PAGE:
Diaz' article closes, "What we most need at this unprecedented time in American history is a transfusion of Christian ecumenical love into our veins capable of offering us new life so that each of us regardless of creed, race, culture, gender, sexual orientation, physical ability, and political affiliation can participate in the great project of making us one nation." Diaz announces himself as being about transcending identity, but the very point of his piece, its raison d'etre, is to racialize thought, to insist that a Latino, or maybe a Latina, would have a reaction to Spadaro and Figueroa that a non-Latino would not have. Diaz ethnicizes cognition. That is an utterly racist thing to do. The atomization and balkanization that his approach inevitably leads to is hinted at in his insistence, throughout his article, to referring to Latinos and Latinas. It isn't enough, to him, to put a fence around the identity of those whose ancestors spoke Spanish, and corral them off from those whose ancestors did not speak Spanish. No. He must further cordon off descendants of Spanish speakers by gender. I am shocked, shocked, that Crux did not follow up with an article expatiating on how Latino transgendered differently-abled readers reacted to the Civilta Cattolica article.

There's something even more nefarious going on. There are concrete reasons why those most dastardly of humans, "whites from the deep American South," voted for Trump. Spadaro and Figueroa wave the unfamiliar name "Rushdoony" in an act of misdirection. They don't want their readers to think of the real reasons Trump voters voted Trump.

In addition to its focused demonization of "whites from the deep American South" and other Trump supporters, Spadaro and Figueroa's article has another agenda. It practices identity politics. It elevates one identity above others. It exists to shield a religion from honest critique. It exists to cushion adherents of that religion from any confrontation with the outcome of their adherence to their religion's dictates. The shielded religion is Islam. The elevated population are Muslims.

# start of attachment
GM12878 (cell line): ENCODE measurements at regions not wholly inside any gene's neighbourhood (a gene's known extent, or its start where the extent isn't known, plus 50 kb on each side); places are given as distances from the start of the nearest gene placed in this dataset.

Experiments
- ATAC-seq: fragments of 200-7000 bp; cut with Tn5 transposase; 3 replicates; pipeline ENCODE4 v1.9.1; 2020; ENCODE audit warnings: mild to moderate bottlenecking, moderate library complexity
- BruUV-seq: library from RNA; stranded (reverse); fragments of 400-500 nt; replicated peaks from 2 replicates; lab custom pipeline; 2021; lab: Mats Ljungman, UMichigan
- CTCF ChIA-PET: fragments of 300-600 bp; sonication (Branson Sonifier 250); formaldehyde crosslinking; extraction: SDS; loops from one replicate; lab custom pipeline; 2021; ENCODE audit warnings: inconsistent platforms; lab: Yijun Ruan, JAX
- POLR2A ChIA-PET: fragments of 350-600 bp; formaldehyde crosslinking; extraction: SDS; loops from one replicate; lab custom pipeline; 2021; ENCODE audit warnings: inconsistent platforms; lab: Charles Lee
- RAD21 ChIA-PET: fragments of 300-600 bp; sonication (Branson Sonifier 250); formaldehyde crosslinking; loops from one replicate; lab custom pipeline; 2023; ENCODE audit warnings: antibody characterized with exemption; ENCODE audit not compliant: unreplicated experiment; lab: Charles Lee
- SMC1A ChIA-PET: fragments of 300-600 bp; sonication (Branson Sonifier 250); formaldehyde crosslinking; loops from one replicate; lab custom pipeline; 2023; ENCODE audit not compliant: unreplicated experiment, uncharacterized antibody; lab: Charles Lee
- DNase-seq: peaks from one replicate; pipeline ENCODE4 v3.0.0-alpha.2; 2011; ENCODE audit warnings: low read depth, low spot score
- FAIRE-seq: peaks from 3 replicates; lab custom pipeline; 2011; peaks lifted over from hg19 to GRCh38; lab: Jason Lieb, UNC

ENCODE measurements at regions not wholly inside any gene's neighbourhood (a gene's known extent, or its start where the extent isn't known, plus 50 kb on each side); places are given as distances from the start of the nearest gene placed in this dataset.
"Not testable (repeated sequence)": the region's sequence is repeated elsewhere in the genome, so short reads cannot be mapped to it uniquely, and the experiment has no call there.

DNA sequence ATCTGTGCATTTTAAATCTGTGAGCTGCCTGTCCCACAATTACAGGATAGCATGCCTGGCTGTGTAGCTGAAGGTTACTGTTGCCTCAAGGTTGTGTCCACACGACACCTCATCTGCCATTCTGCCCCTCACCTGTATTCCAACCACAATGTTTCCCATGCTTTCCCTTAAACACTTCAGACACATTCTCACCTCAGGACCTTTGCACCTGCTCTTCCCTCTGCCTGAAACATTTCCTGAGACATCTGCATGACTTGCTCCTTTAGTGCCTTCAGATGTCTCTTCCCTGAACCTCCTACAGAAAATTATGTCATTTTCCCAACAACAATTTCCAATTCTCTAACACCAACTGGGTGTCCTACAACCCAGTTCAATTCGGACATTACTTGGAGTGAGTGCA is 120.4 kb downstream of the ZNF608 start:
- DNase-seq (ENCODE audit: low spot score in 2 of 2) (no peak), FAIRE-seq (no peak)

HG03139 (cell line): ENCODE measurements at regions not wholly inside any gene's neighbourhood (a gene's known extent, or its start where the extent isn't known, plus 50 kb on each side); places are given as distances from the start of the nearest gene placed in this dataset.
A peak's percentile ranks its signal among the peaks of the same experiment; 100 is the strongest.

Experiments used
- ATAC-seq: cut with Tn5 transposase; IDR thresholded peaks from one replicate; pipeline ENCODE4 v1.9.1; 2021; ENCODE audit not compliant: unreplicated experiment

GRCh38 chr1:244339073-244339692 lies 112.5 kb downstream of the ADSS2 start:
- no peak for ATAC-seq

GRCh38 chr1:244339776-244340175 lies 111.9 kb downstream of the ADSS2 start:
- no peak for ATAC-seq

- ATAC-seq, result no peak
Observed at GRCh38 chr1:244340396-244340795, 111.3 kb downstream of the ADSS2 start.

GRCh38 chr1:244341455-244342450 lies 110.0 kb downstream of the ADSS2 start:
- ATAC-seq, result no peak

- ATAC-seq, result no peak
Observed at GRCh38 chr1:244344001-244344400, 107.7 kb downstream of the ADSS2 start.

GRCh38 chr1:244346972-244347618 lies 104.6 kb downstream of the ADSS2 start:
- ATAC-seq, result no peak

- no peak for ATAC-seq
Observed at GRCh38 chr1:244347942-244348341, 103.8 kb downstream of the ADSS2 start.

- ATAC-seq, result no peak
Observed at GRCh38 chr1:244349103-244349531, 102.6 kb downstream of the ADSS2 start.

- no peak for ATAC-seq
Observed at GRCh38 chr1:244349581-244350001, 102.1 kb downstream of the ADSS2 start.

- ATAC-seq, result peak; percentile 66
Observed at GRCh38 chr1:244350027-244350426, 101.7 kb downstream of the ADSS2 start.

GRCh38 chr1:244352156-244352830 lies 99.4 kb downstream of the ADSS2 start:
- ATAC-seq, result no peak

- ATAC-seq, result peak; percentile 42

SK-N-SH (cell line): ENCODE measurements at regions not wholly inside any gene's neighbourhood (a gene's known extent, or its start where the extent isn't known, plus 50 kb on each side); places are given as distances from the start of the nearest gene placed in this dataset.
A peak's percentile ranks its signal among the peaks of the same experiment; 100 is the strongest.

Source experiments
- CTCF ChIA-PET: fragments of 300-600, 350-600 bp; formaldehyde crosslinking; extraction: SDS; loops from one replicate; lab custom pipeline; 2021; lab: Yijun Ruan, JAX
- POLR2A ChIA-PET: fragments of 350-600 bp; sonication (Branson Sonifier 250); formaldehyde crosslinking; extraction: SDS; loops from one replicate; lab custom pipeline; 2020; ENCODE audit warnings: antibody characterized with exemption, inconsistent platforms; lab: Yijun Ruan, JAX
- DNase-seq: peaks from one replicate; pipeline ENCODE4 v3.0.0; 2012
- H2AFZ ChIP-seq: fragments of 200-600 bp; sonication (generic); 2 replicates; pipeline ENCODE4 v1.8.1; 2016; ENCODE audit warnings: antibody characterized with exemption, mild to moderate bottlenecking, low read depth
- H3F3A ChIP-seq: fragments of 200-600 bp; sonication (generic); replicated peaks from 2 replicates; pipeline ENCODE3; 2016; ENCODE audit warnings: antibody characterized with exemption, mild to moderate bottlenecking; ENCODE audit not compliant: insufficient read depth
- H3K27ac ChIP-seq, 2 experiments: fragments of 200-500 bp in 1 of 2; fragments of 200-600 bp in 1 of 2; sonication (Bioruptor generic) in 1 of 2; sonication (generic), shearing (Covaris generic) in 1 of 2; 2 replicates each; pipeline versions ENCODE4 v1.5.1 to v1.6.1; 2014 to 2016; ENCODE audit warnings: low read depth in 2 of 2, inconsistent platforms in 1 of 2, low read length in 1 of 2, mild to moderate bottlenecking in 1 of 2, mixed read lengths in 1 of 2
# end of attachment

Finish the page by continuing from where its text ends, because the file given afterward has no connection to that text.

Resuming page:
Spadaro and Figueroa accuse Trump voters of investing in "a cult of the apocalypse." This is a bizarre accusation. I can't see Trump supporters like the fleshy Sean Hannity or the always exquisitely groomed Ann Coulter indulging in apocalyptic prepping. There is a real apocalyptic cult making headlines in today's world but apparently the Vatican has adopted a hear-no-evil, see-no-evil, speak-no-evil stance when it comes to the folks whose acts create a cornucopia of images, worthy of Hieronymus Bosch, for the End Times Catalogue. ISIS publishes a magazine entitled Dabiq, because ISIS members believe that their forces will defeat "The Army of Rome" near Dabiq, Syria, and bring on the end times. ISIS bases this belief on a saying of Mohammed. ISIS uses this belief to justify the selling of Yazidi children as sex slaves. "We will conquer your Rome, break your crosses, and enslave your women … If we do not reach that time, then our children and grandchildren will reach it, and they will sell your sons as slaves at the slave market."

Spadaro and Figueroa quote Pope Francis. "The duty of Christianity for Europe is that of service … The contribution of Christianity to a culture is that of Christ washing the feet … Christians are called, together with other people, including those who think differently from them, to build a better society … to build a better world through dialogue."